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Q&A | Julie True Kingsley

Julie True Kingsley

Julie True Kingsley, is the co-founder of The Manuscript Academy, an online writing community, and co-hosts their official podcast. She has also taught from preschool to grad school and everything in-between. A life-long Mainer, Julie enjoys all aspects of the state whether it be body surfing at Higgins Beach, noshing on BBQ in Monson, or zipping down the carriage trails in Acadia. She lives in South Portland with her husband, Eric, and their rescue dog, Lulu. She is the mother of two adventurers, Jack and Rachel, who keep her on the edge of her seat as they learn to climb their own mountains. 

We asked her some questions about writing her young adult novel The Space Between You and Me, what she loves most about Maine, and who she'd cast in a film version of her book.

What part of The Space Between You and Me was your favorite to write?

The relationships were so much fun. Naturally, the connection between Clem and Rico was first and foremost. They are a likely and unlikely pair and playing off the nuances of their relationship was satisfying. I also think the secondary characters of The Space Between You and Me made the world feel alive. I adore that Clem has such a sweet relationship with her guncle, Johnny, and how that played out in the third act. Pearson, Seb, and Renee represented the different versions of small-town living, which allows the reader to understand Clem’s stakes in different ways. A blast to write.

Were there any real-life Maine places that inspired the novel?

Yes, of course! So many spots.

Clem’s farm is built directly from the memory of my grandparent’s house in Windham, Maine. Every summer, my grandfather would invite us to his garden where we’d inspect the height of the corn, pluck a new carrot from the ground, or fill a bag of string beans for a Maine supper. My French nana’s focus was the flowers, just like Clem’s grandmother.

Way back, I was a berry picker on a farm in Scarborough, Maine. I was an awful picker, but it was a true experience. I’ll never forget the feeling of the sun on my face, the cramping of my legs as I tried to fill a tray as quickly as possible, all while enjoying the amazing fragrance of the berries on the vine.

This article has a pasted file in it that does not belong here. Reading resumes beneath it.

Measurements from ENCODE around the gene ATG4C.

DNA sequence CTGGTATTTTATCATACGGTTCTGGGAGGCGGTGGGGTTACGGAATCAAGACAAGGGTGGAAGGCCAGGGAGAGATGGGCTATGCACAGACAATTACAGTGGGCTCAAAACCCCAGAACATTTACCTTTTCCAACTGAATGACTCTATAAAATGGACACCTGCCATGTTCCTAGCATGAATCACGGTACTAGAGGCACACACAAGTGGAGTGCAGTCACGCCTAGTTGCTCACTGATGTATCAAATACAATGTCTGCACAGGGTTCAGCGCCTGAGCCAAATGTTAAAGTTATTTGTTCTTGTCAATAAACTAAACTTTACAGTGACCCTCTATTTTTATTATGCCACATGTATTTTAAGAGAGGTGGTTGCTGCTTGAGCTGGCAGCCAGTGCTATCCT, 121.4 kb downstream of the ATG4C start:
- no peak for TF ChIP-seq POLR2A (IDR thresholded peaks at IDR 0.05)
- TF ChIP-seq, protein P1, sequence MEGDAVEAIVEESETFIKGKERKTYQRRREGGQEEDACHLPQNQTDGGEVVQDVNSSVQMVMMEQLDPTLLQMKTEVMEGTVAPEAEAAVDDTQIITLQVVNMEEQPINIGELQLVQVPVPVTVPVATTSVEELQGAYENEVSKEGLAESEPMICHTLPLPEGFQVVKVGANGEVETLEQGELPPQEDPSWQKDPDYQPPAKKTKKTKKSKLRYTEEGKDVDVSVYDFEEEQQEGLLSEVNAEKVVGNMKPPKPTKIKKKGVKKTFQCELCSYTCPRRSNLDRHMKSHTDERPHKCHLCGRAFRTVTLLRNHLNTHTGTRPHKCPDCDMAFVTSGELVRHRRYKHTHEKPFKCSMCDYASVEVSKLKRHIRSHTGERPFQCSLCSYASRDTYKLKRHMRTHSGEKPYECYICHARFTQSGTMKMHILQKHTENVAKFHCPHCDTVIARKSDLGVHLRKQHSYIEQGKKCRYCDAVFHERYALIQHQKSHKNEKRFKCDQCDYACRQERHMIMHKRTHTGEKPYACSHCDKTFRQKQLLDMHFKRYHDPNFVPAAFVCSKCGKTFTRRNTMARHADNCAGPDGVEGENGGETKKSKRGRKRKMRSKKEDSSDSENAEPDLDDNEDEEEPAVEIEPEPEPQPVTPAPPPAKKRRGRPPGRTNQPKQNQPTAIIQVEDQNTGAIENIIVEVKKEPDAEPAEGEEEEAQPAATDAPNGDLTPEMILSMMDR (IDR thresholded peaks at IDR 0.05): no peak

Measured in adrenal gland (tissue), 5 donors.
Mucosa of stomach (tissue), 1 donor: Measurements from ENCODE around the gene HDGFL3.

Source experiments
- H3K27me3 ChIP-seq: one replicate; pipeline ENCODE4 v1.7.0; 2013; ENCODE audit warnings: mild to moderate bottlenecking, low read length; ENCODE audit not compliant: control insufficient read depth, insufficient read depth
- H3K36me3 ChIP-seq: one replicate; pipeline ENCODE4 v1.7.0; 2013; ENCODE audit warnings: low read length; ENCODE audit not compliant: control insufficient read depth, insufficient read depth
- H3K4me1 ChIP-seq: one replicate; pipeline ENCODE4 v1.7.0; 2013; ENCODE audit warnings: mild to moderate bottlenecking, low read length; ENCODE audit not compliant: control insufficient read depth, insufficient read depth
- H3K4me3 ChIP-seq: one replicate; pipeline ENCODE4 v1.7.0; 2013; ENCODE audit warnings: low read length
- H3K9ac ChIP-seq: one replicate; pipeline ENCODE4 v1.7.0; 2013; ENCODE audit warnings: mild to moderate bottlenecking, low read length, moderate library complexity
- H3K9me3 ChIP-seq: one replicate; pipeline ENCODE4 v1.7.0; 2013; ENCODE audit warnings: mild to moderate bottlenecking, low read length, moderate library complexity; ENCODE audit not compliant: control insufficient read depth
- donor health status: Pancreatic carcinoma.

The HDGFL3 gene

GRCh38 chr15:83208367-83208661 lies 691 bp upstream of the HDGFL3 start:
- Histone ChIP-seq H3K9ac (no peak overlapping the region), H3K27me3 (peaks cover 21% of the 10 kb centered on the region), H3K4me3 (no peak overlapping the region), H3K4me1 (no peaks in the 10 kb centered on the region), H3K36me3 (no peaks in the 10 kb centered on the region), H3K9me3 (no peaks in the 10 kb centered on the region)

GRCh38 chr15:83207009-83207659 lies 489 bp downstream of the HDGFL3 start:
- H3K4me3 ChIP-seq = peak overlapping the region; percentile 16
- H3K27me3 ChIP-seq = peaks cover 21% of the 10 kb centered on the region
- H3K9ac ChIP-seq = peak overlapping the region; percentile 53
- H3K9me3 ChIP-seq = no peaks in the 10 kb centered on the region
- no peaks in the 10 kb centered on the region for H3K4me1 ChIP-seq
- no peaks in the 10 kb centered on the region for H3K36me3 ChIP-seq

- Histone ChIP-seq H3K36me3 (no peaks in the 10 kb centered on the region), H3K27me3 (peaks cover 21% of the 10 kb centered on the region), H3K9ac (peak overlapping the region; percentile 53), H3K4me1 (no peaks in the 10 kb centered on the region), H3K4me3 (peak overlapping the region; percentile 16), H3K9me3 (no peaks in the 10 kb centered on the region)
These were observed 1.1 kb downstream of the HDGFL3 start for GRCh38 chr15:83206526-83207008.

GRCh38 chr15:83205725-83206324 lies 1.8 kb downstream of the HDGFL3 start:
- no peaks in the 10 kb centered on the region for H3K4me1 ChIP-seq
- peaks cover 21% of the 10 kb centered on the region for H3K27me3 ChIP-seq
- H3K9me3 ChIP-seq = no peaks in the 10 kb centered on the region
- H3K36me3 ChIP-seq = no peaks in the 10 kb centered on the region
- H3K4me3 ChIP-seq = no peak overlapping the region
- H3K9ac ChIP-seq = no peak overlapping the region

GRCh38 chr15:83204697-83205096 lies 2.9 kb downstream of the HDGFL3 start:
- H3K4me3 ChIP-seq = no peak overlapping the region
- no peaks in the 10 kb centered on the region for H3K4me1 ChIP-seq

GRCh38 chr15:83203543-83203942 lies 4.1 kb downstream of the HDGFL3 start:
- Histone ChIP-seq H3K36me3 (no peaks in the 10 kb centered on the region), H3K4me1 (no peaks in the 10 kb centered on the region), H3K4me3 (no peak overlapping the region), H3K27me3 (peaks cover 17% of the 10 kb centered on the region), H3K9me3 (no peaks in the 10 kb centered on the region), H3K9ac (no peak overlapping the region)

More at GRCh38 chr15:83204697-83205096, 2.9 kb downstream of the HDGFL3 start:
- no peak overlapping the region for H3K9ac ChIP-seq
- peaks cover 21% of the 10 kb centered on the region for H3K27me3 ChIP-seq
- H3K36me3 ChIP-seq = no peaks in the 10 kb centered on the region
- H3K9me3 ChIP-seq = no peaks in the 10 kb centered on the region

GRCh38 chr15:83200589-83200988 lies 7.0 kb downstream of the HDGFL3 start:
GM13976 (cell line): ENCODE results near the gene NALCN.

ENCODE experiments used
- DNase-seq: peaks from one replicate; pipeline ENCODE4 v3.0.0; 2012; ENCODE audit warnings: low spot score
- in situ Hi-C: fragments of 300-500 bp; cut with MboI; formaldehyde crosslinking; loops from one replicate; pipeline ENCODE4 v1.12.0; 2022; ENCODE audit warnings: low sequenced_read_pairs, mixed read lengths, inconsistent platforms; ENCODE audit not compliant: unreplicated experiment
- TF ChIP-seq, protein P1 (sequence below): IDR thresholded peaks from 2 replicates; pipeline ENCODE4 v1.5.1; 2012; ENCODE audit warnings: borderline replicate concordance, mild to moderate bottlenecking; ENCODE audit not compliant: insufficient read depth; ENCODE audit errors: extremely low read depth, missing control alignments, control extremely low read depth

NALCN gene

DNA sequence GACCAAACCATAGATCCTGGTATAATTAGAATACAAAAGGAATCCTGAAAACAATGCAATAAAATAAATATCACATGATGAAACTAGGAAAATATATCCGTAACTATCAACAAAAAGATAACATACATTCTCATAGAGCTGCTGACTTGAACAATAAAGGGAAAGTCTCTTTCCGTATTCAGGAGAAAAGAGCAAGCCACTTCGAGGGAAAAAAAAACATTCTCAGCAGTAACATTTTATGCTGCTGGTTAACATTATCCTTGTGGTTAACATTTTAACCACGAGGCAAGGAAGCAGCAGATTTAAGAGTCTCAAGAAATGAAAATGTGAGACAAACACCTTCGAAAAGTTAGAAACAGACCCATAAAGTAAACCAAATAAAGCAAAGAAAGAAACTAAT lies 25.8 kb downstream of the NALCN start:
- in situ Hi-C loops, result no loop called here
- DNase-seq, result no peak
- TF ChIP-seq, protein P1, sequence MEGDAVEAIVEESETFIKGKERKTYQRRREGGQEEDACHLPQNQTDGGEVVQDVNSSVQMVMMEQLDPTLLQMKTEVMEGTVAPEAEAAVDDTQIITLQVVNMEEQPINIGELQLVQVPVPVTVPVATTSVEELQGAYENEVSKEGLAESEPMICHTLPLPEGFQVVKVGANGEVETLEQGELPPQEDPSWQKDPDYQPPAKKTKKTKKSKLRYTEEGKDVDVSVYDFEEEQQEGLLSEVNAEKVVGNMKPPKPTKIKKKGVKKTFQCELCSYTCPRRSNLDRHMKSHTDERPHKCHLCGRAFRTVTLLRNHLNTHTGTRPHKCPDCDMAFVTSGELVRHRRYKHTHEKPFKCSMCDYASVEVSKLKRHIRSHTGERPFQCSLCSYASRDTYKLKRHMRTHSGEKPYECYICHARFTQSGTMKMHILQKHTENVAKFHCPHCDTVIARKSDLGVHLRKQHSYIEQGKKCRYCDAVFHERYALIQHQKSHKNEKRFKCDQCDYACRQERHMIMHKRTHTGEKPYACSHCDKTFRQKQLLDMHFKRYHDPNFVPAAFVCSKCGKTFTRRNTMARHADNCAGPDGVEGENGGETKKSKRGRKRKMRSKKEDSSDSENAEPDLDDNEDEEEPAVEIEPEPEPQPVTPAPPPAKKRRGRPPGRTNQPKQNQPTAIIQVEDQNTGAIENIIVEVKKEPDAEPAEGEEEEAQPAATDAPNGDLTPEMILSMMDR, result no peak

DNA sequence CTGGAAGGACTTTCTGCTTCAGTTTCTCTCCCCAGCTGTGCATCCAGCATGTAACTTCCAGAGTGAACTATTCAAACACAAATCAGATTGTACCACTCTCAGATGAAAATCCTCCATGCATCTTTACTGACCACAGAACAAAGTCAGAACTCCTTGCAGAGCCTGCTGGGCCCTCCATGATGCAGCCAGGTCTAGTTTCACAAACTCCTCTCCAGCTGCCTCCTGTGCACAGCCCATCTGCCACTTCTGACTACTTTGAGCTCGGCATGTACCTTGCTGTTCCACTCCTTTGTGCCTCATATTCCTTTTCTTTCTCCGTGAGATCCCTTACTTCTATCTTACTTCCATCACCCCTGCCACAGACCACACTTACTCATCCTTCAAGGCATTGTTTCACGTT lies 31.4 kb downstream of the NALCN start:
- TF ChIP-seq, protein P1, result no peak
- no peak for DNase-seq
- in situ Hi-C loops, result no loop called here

The setting is an imaginary town near Cherryfield, Maine, where the blueberry barrens live. If

you get a chance, go! It’s beautiful country. I adore it.

You are a longtime educator and writing teacher with The Manuscript Academy, what is your go-to advice for writers?

Writing is a solitary endeavor. The first thing you must do is to find your people. In my opinion, knowing other writers is a common denominator of success. I’m biased but listen to publishing podcasts and going to conferences can jump-start the process. Learn how publishing folks—not only agents and editors, but also the marketing and business-minded people think—it’ll help you with every stage of the process. It’s cliché, but read, read, read.

If The Space Between You and Me were made into a movie, what would your dream cast be?

I gave this a great deal of thought while writing--not who might play a part—but focusing on creating characters an actor would love to play. Hollywood is a fickle place. Having characters with a little grit can make all the difference.

That being said, if I were to cast with any power, I could see Michael Cimino as Rico (Love, Victor/Never Have I Ever). Odeya Rush (Let It Snow/Dangerous Waters) would be a super


What do you hope readers take away from your novel?

The Space Between You and Me is essentially a book about a bunch of teens, with all the typical teens wants and needs, constricted by the smallest of geography. But it’s the teens whose stakes are unlike the others that I’d love to the focus to be on. Eighteen is a magic number in our country—Poof! You’re an adult!—but are you really? There is so much more we could do as a country to support teens during this time. Maybe somehow, this could start a conversation.


the space between you and me

For Clem, summers are for Maine—for wandering the blueberry barrens, helping her grandmother on the farm, and stargazing with her parents. But her grandmother is gone, she hasn’t talked to her mom in months, and her dad is devoted to the family business. Now, all Clem wants to think about is a dance audition that could get her into Juilliard. She doesn’t need another distraction. Then she meets Rico. He’s nothing like the boys back home in LA or the boys in Maine, either. His secrets rival her own and as they grow closer, she must confront the hidden realities of places she thought she knew. In Julie True Kingsley’s debut novel, Clem and Rico’s worlds are threatening to tear them apart. Can they bridge the space between them before summer is just a memory?

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